Compiling the best reading from your friendly local website.
Kiki Van Newtown: What it’s like to grow up poor in New Zealand
“The thing about being poor is that nobody ever intends to end up that way. My family were always working class, but I was about seven when I realised we were actually poor, after my dad’s gambling had drained any financial stability from our family. This was the beginning of my education on class and neoliberal economics. Mum left him and we moved into the cheapest house she could find. Her bedroom there was where I first ever saw her crying about bills.”
“As we know, Metiria Turei lied to Work and Income about her flatmates to prevent her benefit being cut, because, she says, she needed the money to feed her child. Bill English, when he was finance minister, claimed a housing allowance for his Wellington home by pretending that he really lived in Southland. Turei has further admitted enrolling in Mt Albert despite not living there. John Key enrolled to vote in the Helensville electorate although he never lived there. The Herald has helpfully compared the sins of the three. It concludes that English did not break the law and that Key was “close but no cigar”, whatever that means in this context. Turei, on the other hand, has confessed to breaking the law.
The Herald ‘s summary of the facts is invaluable. But what does the comparison really tell us – and not tell us?”
“Anyone who says that the Green party should stick to the environment fundamentally fails to understand what Green politics is by its very nature. The Greens aren’t the ‘environment party’, they’re the Green party. It also fails to understand what humans are. Humans are a part of nature and our social world is part of the environment as much as the native forest is. We’re part of this world, not some separate thing, and the relationships we have between one another and with the rest of life are all part of the same thing. Green politics has never been about preserving the environment, it’s always been about the relationships we have with each other and the rest of life on this planet.”
“It is often assumed by many, most vocally in online comment sections, that growing one’s own fruit and vegetables is a realistic solution to food insecurity. There is a nostalgic appeal to idea, embedded in notions of ‘kiwi-can-do’ and assumptions about previous generations who uncomplainingly grew abundant food. When asking ‘Why don’t people simply grow their own food?’ the underlying judgement is that when people do not grow their own food it is due to laziness and a lack of initiative. There is the assumption that people living with poverty and food insecurity have the time, resources, knowledge, support, space, physical ability and good health to prepare and maintain a garden.”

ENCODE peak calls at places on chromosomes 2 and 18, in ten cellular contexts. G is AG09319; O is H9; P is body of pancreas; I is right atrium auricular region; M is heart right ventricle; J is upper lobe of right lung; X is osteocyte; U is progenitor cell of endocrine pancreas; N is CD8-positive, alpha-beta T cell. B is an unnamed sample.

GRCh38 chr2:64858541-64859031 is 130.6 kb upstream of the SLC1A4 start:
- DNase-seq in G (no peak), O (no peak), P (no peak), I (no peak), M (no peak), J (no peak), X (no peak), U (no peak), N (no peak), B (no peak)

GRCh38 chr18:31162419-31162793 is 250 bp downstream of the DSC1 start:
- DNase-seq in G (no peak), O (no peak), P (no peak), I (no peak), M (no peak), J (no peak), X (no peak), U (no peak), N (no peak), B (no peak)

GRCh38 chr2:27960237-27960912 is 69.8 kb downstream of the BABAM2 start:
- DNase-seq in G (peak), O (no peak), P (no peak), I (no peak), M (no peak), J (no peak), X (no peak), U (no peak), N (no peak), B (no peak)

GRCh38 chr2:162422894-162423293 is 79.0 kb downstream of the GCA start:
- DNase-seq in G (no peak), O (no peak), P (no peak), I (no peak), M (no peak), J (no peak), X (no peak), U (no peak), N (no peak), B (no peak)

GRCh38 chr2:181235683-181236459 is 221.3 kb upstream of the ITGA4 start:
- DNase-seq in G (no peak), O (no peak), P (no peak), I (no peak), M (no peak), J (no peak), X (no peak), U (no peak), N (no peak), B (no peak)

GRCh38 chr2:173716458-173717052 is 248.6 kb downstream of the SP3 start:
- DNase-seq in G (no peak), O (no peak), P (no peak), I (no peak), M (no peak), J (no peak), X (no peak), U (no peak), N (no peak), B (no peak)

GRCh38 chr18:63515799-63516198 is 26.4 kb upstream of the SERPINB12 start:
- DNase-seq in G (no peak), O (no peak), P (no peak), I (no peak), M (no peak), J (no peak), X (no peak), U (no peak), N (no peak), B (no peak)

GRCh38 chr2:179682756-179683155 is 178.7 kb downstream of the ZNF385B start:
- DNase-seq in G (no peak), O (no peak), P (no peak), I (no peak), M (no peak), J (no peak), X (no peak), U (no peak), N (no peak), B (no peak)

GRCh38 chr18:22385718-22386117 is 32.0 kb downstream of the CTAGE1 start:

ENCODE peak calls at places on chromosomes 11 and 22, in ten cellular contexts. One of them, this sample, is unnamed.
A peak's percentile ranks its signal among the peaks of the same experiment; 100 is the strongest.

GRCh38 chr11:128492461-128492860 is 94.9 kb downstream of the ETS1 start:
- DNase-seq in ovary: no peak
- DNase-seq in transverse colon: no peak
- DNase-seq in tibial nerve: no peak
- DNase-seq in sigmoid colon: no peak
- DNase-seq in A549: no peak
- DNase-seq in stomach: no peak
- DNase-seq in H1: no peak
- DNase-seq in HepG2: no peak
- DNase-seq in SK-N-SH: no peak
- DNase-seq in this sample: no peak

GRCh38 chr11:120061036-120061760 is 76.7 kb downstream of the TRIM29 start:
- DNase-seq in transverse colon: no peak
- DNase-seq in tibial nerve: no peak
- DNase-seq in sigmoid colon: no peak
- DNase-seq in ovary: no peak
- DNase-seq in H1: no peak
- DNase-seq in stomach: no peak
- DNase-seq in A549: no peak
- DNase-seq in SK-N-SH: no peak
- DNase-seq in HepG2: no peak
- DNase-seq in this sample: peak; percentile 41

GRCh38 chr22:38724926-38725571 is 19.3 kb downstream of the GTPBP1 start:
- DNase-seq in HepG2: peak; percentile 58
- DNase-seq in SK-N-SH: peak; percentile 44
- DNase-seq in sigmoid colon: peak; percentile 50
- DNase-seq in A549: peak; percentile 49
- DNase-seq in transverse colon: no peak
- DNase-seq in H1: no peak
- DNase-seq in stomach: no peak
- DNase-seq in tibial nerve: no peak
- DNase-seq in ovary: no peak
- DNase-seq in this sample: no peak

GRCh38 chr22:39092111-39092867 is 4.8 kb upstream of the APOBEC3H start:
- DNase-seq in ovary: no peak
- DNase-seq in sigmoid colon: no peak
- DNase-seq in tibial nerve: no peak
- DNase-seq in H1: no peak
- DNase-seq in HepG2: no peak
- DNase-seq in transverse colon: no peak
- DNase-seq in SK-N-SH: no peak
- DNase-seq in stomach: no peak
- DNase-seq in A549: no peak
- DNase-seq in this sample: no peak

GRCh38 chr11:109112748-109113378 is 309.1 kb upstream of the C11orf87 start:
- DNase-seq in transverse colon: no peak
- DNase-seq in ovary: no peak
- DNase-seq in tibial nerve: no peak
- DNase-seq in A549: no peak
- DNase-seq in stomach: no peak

“We needed to get a super king, my husband declared. Though we wouldn’t co-sleep of course. We would just want to be comfortable in the morning when our baby came into bed with us for cuddles.
I mean, if occasionally they came in for a quick cuddle because they were sick, we would need space too. But you didn’t bring a baby in bed with you. YOU NEVER BRING A BABY IN BED WITH YOU.”
“New Zealand is under a web of inescapable settler anxiety that we refuse to accept, let alone digest. We laud Clark with the Aunty epithet, yearning for her return and bring the panache with which she ruled in domestic politics. We throw unyielding support behind her bid to contest the role of UN Secretary General. We love her accessibility and her down-to-Earth, Kiwi attitude for settling online squabbles and pub disputes. We absolutely refuse to acknowledge her abysmal and strained relationship with Māori, for which she has zero regrets and makes no apology.”
“I am a New Zealander currently living in Berlin, so the policy is especially interesting to me. Berlin is, comparatively speaking, a renter’s paradise. Prices are significantly lower than in similar European cities, and major New Zealand cities (adjusted for cost of living and currency); tenancies are reassuringly secure; and properties are, in general, warmer and more liveable than they are back home. This is thanks to proactive regulation by authorities, which prohibit unfair rent hiking, erratic evictions and even Airbnb’s chokehold on the rental market.
As a result, there is a real sense that a rental property is a tenant’s home, just as TOP wants for New Zealand”
Apparently Jacinda and Metiria weren’t the only ones making political news this week. Simon Wilson has five things to say about some of the transport and housing bullshit that went down this week.
“Just when you thought politics could not get any more exciting, the mayor of Queenstown is about to surprise everyone by solving the housing crisis. And to make things even more interesting he has also cracked public transport and is about to have a go at the cost of living, water quality and shifting the local economy away from tourism. Seriously.
Jim Boult was elected last year on a “can do” ticket. He was voted in on the basis he was going to get stuff done. He’s a very successful businessman and I’m sure I was not the only person in town who wondered if he really was going to make a difference or whether life would just get a little better for the rich and successful people in town.
But, against the odds, Jim Boult is quietly and methodically not only getting stuff done, but pioneering a new balance of power between central government and the regions.”
“Secrets, sabotage and spying. We’re halfway through season six of The Block NZ, and the knives are well and truly out. Specifically, the dinner knives, because this week we enjoyed/endured the ultimate Block challenge that is Dinner Wars.”
The Spinoff Weekly compiles the best stories of the week – an essential guide to modern life in New Zealand, emailed out on Monday evenings.